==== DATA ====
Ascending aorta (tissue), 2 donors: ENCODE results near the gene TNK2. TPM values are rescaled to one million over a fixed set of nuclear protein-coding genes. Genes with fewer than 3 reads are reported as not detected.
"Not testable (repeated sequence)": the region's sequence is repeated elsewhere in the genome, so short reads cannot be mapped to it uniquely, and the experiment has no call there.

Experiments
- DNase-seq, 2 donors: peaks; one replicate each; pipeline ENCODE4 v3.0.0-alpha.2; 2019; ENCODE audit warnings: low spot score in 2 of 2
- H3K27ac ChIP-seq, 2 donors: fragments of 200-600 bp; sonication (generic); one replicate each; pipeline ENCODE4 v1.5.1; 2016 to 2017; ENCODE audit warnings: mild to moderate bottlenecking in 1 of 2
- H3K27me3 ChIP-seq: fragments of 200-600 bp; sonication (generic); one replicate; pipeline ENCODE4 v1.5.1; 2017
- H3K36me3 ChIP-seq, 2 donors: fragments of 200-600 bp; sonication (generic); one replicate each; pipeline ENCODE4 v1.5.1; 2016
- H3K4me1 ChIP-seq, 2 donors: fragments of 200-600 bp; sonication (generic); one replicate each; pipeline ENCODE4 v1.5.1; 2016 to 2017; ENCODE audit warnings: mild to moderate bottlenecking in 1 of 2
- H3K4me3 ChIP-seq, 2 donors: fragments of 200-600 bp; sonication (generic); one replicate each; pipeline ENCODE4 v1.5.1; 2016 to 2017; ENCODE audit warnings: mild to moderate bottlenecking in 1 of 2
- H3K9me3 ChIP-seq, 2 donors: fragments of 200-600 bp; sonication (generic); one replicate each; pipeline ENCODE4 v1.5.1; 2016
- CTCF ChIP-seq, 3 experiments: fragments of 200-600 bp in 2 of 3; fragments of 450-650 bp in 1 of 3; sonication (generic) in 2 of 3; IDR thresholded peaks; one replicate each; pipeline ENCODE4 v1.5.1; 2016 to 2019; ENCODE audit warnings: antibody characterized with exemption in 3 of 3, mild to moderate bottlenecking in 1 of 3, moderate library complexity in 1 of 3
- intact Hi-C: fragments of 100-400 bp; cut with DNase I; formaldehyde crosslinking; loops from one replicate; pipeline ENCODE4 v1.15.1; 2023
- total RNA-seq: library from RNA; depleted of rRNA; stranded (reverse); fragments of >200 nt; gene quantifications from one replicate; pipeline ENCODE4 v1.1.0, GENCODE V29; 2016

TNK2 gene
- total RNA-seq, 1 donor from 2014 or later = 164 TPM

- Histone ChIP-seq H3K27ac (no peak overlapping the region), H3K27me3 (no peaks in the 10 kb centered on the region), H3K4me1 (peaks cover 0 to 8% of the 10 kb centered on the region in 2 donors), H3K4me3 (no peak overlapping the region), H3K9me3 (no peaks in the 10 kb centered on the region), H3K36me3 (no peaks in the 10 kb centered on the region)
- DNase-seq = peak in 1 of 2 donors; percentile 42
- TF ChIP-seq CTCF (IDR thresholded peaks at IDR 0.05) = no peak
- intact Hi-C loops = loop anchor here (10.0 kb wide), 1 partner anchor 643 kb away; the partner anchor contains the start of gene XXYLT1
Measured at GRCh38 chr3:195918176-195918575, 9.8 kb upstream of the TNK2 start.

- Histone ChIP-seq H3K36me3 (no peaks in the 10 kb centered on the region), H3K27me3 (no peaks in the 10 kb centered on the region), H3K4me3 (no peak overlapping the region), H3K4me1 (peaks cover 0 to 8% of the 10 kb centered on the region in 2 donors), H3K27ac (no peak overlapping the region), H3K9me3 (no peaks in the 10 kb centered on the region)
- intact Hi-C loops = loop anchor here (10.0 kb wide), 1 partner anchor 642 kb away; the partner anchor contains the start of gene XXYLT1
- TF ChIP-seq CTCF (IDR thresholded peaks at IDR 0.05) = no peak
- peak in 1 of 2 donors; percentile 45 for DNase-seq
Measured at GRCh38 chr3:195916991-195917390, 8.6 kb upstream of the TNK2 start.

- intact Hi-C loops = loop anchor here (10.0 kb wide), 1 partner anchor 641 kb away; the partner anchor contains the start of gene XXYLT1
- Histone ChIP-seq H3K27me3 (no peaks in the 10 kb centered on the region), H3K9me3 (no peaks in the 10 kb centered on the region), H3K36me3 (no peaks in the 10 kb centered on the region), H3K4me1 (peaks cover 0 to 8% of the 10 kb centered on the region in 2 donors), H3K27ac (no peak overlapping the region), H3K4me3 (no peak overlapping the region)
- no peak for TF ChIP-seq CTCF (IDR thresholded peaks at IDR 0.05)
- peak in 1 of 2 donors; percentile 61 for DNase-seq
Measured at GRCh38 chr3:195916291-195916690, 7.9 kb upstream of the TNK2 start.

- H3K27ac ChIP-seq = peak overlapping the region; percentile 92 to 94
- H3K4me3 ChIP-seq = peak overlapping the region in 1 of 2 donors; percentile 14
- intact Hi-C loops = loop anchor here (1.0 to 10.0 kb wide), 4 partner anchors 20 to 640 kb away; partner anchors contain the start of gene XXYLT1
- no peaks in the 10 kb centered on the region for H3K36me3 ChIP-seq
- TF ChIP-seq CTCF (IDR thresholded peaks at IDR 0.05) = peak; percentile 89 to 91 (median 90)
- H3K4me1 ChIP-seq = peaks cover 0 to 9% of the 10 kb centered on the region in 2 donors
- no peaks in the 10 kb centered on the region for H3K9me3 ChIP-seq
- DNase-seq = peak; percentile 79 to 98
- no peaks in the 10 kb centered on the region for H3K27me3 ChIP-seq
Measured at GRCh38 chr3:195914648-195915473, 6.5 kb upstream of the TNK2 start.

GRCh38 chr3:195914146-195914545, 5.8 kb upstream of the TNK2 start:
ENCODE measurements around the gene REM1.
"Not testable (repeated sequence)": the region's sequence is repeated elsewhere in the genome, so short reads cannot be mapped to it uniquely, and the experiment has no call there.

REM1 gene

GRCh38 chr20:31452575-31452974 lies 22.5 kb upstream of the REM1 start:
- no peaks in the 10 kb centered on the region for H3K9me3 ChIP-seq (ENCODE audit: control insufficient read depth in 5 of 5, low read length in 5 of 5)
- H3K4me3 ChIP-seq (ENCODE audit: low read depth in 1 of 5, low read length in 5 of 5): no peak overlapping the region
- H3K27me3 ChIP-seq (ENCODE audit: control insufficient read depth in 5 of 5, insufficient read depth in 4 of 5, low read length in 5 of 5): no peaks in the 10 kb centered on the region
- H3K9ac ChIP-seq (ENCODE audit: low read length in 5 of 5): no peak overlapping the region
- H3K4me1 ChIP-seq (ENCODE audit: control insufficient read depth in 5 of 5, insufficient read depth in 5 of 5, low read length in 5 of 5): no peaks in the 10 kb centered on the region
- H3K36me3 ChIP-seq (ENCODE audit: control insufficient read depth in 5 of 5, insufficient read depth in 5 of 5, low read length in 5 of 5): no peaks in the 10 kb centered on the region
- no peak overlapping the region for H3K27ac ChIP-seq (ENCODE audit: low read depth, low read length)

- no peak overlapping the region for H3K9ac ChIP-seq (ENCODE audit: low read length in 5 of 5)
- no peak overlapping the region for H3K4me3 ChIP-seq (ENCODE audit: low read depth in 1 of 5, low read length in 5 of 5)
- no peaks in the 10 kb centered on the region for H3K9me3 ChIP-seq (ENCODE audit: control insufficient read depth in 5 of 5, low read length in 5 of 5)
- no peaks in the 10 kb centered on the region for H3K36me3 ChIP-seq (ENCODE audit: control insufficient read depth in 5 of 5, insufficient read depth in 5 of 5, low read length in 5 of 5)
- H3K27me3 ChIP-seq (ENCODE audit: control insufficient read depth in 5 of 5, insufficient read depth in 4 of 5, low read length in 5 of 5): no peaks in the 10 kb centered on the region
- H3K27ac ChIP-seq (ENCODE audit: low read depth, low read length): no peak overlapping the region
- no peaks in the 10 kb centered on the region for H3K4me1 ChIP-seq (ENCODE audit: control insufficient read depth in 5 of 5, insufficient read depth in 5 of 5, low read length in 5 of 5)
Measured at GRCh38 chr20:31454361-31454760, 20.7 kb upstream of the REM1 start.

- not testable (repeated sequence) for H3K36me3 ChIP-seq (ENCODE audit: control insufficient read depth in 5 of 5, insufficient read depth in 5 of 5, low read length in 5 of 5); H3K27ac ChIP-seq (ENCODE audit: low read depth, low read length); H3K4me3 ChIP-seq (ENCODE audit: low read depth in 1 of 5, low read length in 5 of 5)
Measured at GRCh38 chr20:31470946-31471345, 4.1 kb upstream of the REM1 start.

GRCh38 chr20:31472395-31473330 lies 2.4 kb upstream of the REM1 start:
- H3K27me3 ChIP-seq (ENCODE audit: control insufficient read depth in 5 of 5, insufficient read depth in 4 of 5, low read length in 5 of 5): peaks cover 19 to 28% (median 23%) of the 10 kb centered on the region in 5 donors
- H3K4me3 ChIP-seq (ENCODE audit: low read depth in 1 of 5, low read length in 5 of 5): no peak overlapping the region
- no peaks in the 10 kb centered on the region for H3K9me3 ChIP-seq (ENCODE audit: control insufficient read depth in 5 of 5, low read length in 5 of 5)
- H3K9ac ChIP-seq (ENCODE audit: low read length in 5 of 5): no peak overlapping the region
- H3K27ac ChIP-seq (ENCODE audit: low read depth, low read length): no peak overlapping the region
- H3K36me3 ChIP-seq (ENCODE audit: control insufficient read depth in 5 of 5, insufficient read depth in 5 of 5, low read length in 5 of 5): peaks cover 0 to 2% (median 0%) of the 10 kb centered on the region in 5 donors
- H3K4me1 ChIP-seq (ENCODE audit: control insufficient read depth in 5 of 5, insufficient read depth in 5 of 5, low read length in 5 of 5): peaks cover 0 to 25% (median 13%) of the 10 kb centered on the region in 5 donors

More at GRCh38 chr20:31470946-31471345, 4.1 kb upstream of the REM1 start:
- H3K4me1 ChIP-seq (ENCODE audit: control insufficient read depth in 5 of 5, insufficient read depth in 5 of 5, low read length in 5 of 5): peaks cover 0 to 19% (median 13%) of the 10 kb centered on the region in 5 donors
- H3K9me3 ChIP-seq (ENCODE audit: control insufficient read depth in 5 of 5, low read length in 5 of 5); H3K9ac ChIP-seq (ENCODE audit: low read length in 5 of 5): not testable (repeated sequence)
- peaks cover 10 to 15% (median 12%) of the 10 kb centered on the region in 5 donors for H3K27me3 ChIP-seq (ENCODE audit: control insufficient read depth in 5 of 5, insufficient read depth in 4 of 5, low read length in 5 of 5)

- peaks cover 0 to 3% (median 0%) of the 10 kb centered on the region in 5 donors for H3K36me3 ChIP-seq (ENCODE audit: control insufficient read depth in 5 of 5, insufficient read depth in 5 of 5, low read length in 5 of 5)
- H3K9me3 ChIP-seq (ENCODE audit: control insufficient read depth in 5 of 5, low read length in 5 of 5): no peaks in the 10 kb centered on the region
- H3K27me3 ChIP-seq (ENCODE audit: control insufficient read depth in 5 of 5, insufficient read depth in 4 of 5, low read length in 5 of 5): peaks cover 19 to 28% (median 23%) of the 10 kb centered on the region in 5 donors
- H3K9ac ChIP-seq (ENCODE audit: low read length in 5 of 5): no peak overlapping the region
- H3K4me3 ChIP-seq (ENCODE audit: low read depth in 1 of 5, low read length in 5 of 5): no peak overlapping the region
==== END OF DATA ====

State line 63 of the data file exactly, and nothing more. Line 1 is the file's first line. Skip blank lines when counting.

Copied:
GRCh38 chr20:31472395-31473330 lies 2.4 kb upstream of the REM1 start: